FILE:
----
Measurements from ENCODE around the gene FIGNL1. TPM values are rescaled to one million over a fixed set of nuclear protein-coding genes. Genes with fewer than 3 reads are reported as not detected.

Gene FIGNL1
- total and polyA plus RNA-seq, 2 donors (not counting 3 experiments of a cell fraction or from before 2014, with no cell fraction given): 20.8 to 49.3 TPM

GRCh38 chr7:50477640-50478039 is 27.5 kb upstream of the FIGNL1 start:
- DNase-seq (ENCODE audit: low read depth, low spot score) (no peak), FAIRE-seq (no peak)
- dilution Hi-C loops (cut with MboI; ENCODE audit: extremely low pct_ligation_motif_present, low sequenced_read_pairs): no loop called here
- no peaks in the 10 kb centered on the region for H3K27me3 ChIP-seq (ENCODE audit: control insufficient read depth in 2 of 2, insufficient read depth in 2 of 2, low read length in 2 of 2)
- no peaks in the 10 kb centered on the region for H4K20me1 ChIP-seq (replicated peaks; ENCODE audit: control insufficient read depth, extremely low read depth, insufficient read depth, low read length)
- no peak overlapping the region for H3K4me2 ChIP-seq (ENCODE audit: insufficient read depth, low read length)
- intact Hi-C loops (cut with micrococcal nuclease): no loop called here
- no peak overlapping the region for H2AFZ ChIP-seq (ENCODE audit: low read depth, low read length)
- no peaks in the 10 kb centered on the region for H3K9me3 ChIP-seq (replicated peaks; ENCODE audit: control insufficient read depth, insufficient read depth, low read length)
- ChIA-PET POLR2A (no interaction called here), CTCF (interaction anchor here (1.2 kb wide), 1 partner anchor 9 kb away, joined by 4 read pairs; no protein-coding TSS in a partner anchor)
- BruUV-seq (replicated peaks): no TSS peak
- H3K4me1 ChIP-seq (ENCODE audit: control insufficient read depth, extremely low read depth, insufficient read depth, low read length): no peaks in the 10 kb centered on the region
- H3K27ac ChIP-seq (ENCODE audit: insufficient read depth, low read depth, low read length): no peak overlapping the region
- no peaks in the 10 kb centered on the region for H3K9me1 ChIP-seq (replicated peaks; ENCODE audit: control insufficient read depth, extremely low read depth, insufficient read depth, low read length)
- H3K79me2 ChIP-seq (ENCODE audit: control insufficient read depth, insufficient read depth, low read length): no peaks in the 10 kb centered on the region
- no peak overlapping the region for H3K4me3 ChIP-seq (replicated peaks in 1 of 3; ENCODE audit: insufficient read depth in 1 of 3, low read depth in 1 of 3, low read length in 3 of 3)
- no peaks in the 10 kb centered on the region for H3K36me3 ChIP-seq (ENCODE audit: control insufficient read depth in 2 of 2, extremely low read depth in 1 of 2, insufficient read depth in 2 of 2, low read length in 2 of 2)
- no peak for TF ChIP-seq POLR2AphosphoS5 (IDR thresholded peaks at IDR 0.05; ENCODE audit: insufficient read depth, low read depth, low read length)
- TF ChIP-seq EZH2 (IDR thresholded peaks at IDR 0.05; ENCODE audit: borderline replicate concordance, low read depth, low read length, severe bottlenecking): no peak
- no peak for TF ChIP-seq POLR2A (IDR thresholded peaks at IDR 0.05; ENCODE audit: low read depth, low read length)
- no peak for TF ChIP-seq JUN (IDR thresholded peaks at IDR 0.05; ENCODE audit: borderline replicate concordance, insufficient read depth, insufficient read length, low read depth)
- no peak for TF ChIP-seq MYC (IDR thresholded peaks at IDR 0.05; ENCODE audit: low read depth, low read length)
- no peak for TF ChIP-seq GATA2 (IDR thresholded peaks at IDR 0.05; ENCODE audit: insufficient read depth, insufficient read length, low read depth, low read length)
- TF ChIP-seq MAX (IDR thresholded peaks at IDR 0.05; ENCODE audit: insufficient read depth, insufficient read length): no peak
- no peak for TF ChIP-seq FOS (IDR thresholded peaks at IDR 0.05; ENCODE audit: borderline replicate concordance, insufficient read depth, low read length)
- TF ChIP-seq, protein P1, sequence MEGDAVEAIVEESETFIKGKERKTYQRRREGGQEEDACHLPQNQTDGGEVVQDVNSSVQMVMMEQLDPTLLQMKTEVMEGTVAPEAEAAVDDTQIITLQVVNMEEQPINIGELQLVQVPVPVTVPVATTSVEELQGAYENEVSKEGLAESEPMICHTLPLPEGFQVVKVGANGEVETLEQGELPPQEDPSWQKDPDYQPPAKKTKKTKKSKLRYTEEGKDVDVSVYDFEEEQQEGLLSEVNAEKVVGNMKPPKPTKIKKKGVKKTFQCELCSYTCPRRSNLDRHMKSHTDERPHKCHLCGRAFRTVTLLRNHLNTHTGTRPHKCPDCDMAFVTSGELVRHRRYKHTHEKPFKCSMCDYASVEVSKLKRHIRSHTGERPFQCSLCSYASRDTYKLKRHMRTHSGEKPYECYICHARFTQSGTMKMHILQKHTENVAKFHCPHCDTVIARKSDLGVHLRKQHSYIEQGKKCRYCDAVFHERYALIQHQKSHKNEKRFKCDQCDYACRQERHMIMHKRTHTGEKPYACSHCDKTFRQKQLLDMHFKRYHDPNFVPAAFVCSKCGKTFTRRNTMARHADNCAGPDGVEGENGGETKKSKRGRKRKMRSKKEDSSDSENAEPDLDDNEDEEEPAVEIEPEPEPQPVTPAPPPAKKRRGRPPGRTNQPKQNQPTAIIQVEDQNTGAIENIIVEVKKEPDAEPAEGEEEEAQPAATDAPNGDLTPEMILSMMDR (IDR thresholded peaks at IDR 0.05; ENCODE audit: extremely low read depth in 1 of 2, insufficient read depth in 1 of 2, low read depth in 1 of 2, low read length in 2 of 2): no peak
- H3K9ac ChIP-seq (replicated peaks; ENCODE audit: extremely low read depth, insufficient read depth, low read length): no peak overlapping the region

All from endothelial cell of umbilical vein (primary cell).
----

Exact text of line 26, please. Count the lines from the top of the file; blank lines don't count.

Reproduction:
- no peak for TF ChIP-seq GATA2 (IDR thresholded peaks at IDR 0.05; ENCODE audit: insufficient read depth, insufficient read length, low read depth, low read length)